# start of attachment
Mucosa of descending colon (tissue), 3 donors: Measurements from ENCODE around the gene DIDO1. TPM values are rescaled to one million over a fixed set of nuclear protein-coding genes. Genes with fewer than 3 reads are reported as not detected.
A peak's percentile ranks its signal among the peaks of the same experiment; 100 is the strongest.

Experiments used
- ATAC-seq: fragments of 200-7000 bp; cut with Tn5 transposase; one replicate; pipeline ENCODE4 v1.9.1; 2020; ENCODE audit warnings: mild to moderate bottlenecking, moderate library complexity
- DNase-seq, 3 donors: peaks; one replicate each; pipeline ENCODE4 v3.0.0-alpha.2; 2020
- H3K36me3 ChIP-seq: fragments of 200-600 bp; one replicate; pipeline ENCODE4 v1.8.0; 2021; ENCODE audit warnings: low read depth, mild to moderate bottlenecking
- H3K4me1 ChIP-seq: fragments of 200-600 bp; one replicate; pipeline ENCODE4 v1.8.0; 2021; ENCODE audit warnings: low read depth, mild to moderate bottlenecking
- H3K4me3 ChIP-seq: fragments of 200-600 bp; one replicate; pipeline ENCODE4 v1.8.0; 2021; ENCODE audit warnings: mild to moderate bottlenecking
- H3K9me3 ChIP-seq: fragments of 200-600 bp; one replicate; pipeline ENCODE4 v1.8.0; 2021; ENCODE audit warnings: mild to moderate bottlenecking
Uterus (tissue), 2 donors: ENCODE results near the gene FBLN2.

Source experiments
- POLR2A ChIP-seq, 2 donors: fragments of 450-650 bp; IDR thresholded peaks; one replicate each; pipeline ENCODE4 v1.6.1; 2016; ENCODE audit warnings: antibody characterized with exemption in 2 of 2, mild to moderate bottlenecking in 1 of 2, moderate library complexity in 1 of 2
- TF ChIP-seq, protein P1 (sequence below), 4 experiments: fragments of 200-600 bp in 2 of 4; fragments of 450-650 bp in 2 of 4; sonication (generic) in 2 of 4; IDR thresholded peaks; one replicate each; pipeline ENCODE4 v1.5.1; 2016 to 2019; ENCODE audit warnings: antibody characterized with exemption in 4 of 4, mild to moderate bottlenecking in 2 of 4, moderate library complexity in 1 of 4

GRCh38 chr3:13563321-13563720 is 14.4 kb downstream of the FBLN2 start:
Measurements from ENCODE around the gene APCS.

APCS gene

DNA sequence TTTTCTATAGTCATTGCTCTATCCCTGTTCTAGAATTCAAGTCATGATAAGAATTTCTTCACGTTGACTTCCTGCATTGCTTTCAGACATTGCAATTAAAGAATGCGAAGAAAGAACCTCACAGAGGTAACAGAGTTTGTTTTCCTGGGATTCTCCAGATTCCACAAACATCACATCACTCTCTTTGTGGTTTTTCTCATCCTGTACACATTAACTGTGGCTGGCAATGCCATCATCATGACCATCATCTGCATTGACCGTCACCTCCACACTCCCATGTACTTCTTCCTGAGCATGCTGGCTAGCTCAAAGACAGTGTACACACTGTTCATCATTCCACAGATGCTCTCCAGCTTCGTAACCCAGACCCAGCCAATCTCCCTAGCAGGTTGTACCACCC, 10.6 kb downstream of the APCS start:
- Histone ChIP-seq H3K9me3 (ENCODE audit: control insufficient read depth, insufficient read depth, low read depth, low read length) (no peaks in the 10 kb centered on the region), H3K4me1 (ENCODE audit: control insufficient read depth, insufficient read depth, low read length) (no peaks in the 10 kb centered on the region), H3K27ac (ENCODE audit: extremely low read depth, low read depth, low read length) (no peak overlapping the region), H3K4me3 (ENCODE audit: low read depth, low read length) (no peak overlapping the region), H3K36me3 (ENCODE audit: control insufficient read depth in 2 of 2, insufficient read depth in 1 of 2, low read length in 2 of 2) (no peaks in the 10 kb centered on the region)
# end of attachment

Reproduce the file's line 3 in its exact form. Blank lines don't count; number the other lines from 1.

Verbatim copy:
Experiments used